Advocate Medical Sued for Breach of Patient Records
An Illinois health care nonprofit is facing a class action lawsuit for failing to adequately safeguard the personal medical information of its patients.
The suit was filed against Advocate Medical Group on behalf of Pierre Petrich and her daughter in Cook County Court last week, stemming from a July computer theft from the company’s office.
The theft may have compromised the records of 4 million patients going as far back as the early ’90s, giving the burglars access to personal information like names, addresses, dates of birth, Social Security numbers, diagnoses, medical record numbers, medical service codes and health insurance data.
The suit accuses Advocate of negligence, violation of consumer fraud and deceptive practice laws, invasion of privacy and intentional infliction of emotional distress. The organization failed to take basic steps to protect personal information, like encryption, and as a result ran afoul of the federal HIPAA Act as well as state laws by leaving the data vulnerable, the complaint alleges.
Advocate issued a statement which said that “we deeply regret any inconvenience” but “want to reassure our patients that we do not believe the data was targeted and we have no information that leads us to believe that the information has been misused. Thus, we feel confident the facts will demonstrate that the lawsuit is without merit.”
Plain Old Know Better
Consumers might find it shocking that some of the most intimate details about their lives could be available to anyone with the gumption to walk into an office and steal a few computers.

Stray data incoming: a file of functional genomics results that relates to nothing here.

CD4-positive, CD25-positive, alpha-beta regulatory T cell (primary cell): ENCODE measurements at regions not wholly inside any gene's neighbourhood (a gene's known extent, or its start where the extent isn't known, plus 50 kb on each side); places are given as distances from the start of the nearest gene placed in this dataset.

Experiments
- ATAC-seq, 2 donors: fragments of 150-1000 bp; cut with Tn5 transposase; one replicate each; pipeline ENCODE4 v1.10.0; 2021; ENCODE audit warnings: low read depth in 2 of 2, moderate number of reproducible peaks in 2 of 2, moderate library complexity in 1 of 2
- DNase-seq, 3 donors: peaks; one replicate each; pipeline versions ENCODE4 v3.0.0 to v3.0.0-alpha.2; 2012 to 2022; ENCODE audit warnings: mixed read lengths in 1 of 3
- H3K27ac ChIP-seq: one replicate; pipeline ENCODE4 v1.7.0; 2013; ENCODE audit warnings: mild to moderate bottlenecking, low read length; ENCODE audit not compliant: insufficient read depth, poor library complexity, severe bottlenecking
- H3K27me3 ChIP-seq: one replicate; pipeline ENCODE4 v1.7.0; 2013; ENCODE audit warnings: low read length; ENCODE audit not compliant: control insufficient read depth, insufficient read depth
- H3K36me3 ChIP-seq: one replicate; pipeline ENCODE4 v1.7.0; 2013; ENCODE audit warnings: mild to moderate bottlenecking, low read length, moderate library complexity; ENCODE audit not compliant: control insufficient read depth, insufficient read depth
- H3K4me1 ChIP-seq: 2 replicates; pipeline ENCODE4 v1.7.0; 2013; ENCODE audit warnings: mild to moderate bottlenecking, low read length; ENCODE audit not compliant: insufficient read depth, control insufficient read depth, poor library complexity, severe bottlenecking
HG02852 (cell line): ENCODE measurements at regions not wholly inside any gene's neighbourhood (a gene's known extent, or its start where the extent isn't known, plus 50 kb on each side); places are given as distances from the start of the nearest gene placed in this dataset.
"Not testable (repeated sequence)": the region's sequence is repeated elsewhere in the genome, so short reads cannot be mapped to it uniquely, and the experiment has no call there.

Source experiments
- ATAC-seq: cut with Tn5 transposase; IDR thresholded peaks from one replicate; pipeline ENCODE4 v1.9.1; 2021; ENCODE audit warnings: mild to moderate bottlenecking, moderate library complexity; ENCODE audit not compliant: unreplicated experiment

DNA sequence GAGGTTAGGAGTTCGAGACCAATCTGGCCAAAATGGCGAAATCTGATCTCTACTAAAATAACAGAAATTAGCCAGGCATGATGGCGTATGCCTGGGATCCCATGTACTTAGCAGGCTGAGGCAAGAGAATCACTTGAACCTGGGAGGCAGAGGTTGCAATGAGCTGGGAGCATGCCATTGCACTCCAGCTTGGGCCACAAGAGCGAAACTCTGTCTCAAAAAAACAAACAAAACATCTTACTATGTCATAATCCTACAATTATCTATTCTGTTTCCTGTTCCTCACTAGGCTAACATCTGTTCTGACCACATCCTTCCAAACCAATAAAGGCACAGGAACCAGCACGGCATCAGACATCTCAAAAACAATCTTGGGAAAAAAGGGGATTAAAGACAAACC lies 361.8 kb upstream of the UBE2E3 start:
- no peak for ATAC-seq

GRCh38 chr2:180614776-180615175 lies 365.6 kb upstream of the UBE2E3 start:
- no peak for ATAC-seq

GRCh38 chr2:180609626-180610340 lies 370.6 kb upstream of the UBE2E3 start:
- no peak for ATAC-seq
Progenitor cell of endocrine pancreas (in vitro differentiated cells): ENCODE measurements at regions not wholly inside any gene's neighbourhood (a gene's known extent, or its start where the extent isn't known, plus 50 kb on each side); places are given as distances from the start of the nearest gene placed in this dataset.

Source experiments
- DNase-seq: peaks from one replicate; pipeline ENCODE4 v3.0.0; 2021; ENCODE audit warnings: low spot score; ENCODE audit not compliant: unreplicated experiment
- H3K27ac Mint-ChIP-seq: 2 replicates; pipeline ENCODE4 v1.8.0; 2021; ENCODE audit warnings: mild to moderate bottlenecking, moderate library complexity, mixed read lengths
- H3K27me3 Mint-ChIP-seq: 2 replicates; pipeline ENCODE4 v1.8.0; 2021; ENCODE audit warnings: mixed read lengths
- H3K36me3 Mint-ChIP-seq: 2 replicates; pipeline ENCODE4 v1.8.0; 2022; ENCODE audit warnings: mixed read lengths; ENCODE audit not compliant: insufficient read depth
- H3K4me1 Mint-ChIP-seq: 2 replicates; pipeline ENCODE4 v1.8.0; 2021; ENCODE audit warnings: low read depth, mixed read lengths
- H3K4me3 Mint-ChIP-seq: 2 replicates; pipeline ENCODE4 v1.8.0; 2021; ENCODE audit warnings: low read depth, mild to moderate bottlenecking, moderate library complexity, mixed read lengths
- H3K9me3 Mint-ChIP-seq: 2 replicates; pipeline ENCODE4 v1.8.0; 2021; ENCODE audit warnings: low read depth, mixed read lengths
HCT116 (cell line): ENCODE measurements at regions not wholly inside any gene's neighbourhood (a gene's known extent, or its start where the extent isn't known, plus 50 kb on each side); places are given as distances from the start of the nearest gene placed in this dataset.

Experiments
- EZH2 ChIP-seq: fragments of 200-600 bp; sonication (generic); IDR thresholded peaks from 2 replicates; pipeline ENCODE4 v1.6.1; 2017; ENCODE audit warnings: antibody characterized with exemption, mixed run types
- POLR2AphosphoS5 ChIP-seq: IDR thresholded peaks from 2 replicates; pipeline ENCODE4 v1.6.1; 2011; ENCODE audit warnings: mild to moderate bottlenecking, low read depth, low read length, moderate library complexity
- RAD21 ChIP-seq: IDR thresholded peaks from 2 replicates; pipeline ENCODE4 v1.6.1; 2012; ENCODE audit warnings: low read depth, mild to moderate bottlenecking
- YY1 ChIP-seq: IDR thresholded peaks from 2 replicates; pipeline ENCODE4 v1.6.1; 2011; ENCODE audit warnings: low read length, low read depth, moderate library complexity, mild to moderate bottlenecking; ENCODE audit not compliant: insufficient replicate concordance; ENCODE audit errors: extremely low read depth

“As a result of failing to follow basic operating procedures, patients’ private and confidential information has been compromised,” says Shannon M. McNulty, an attorney with Clifford Law Offices, which is handling the plaintiffs’ case.
It’s not as if there aren’t laws and guidelines in place to safeguard that information. “Health care organizations are obligated to know and train their employees on how to protect patients’ most private information,” says McNulty. “It’s a very basic level of understanding with respect to how to maintain and secure information that should not be seen by unauthorized users or individuals, as the case may be with an alleged theft.”
There’s little room for an organization that serves as many patients as Advocate does to try to claim ignorance of the relevant privacy laws. “An entity such as Advocate does not lack the resources and knowledge to plain old know better,” McNulty says. “HIPAA has been around since 1996. Illinois has some state laws that as well give guidance and requirements to health care organizations. Even the Department of Health and Human Services has resources available so that health care organizations can comply with federal and state laws.”
Patients whose data was involved should have been notified by Advocate, and should contact the company if they believe they may have been affected but have not yet been contacted. As the litigation advances the plaintiff firm expects to post news and additional information about how to sign up for the class on its website.